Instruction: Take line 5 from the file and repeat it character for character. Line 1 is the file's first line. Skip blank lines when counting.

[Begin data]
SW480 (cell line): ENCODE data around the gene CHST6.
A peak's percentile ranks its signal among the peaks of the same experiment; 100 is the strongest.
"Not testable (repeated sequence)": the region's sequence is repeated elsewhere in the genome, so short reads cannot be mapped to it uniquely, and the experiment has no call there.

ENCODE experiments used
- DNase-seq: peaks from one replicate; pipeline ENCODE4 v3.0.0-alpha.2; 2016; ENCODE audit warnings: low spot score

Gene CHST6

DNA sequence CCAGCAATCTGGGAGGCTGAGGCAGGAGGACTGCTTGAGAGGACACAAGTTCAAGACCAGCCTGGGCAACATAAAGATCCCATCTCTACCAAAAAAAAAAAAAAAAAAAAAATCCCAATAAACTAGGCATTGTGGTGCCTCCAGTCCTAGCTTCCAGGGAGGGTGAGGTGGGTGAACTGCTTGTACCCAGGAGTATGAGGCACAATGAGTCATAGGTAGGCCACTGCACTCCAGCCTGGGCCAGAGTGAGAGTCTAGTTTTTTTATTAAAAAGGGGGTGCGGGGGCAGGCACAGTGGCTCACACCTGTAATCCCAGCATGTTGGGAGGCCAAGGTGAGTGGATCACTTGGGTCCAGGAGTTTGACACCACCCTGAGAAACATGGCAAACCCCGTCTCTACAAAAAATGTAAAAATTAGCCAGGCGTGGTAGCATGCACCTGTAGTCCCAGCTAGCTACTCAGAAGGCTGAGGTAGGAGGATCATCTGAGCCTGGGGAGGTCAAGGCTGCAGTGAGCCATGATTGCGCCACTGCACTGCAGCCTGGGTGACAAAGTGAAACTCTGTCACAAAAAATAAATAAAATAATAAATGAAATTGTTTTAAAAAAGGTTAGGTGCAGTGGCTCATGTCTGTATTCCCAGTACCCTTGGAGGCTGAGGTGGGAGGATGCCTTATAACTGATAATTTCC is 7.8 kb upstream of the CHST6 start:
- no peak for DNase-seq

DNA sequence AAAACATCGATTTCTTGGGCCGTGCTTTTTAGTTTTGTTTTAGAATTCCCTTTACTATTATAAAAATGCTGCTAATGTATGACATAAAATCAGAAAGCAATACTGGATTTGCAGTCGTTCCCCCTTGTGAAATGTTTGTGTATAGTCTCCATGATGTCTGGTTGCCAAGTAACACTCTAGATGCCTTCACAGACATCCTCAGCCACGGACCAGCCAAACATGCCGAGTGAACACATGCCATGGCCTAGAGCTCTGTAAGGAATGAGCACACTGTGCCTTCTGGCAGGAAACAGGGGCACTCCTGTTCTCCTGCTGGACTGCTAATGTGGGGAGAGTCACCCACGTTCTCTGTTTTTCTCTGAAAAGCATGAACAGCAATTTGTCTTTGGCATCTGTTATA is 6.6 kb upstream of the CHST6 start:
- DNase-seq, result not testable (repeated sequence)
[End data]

- DNase-seq: peaks from one replicate; pipeline ENCODE4 v3.0.0-alpha.2; 2016; ENCODE audit warnings: low spot score